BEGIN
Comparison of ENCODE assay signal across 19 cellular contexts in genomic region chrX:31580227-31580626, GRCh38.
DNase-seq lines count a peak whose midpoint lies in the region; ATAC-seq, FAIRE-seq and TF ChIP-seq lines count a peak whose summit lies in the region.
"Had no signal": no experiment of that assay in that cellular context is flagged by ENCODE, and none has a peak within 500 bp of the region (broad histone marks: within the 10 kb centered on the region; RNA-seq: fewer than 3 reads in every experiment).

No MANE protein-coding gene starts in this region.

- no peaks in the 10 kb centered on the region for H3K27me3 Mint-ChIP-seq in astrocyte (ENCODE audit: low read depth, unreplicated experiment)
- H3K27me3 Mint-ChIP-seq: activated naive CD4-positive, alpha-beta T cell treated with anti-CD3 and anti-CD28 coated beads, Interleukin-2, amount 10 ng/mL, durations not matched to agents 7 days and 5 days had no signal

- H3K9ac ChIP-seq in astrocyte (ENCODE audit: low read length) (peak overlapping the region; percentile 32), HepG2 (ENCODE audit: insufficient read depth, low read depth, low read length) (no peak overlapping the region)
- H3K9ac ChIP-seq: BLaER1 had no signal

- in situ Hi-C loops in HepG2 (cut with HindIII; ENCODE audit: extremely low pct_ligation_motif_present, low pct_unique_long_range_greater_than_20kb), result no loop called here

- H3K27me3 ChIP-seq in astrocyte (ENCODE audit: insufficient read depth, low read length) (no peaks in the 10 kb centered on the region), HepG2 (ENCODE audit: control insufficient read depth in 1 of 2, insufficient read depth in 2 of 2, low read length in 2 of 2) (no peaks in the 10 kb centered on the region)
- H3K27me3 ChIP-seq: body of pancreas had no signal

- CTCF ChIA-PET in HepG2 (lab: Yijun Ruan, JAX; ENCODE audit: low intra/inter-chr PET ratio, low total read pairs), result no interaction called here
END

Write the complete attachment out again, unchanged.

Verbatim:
Comparison of ENCODE assay signal across 19 cellular contexts in genomic region chrX:31580227-31580626, GRCh38.
DNase-seq lines count a peak whose midpoint lies in the region; ATAC-seq, FAIRE-seq and TF ChIP-seq lines count a peak whose summit lies in the region.
"Had no signal": no experiment of that assay in that cellular context is flagged by ENCODE, and none has a peak within 500 bp of the region (broad histone marks: within the 10 kb centered on the region; RNA-seq: fewer than 3 reads in every experiment).

No MANE protein-coding gene starts in this region.

- no peaks in the 10 kb centered on the region for H3K27me3 Mint-ChIP-seq in astrocyte (ENCODE audit: low read depth, unreplicated experiment)
- H3K27me3 Mint-ChIP-seq: activated naive CD4-positive, alpha-beta T cell treated with anti-CD3 and anti-CD28 coated beads, Interleukin-2, amount 10 ng/mL, durations not matched to agents 7 days and 5 days had no signal

- H3K9ac ChIP-seq in astrocyte (ENCODE audit: low read length) (peak overlapping the region; percentile 32), HepG2 (ENCODE audit: insufficient read depth, low read depth, low read length) (no peak overlapping the region)
- H3K9ac ChIP-seq: BLaER1 had no signal

- in situ Hi-C loops in HepG2 (cut with HindIII; ENCODE audit: extremely low pct_ligation_motif_present, low pct_unique_long_range_greater_than_20kb), result no loop called here

- H3K27me3 ChIP-seq in astrocyte (ENCODE audit: insufficient read depth, low read length) (no peaks in the 10 kb centered on the region), HepG2 (ENCODE audit: control insufficient read depth in 1 of 2, insufficient read depth in 2 of 2, low read length in 2 of 2) (no peaks in the 10 kb centered on the region)
- H3K27me3 ChIP-seq: body of pancreas had no signal

- CTCF ChIA-PET in HepG2 (lab: Yijun Ruan, JAX; ENCODE audit: low intra/inter-chr PET ratio, low total read pairs), result no interaction called here